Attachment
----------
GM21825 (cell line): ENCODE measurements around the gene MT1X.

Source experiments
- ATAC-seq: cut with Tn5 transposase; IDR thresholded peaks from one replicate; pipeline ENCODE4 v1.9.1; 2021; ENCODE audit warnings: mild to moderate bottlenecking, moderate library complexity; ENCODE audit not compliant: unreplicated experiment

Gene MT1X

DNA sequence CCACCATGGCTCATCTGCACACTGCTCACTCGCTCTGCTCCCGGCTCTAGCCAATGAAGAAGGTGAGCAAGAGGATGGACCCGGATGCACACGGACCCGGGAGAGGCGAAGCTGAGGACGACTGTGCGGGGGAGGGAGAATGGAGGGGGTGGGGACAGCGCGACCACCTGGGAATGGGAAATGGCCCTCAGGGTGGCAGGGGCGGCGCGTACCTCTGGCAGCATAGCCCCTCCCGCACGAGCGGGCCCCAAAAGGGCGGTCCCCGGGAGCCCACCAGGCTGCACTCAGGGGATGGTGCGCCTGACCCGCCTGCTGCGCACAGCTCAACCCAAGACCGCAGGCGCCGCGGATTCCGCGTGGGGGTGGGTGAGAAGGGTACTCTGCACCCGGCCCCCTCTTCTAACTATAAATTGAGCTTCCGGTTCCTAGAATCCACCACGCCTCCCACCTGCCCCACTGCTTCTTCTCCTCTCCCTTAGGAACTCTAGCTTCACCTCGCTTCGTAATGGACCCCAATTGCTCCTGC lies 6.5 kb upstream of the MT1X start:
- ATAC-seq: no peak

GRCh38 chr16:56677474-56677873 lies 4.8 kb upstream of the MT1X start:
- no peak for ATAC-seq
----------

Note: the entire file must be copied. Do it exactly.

GM21825 (cell line): ENCODE measurements around the gene MT1X.

Source experiments
- ATAC-seq: cut with Tn5 transposase; IDR thresholded peaks from one replicate; pipeline ENCODE4 v1.9.1; 2021; ENCODE audit warnings: mild to moderate bottlenecking, moderate library complexity; ENCODE audit not compliant: unreplicated experiment

Gene MT1X

DNA sequence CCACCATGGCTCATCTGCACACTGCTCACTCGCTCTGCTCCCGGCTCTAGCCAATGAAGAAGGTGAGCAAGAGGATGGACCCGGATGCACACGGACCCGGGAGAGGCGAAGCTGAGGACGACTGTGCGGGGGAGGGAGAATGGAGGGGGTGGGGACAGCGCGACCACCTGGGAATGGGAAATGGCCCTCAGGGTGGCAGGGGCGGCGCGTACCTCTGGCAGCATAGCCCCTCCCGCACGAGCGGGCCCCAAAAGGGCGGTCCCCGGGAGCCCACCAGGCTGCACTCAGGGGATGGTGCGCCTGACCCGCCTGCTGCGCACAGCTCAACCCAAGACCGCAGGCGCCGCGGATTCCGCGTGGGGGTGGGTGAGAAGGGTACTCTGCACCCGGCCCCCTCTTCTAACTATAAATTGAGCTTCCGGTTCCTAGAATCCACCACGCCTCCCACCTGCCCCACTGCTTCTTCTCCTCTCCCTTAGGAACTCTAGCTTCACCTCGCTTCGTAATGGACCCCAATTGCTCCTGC lies 6.5 kb upstream of the MT1X start:
- ATAC-seq: no peak

GRCh38 chr16:56677474-56677873 lies 4.8 kb upstream of the MT1X start:
- no peak for ATAC-seq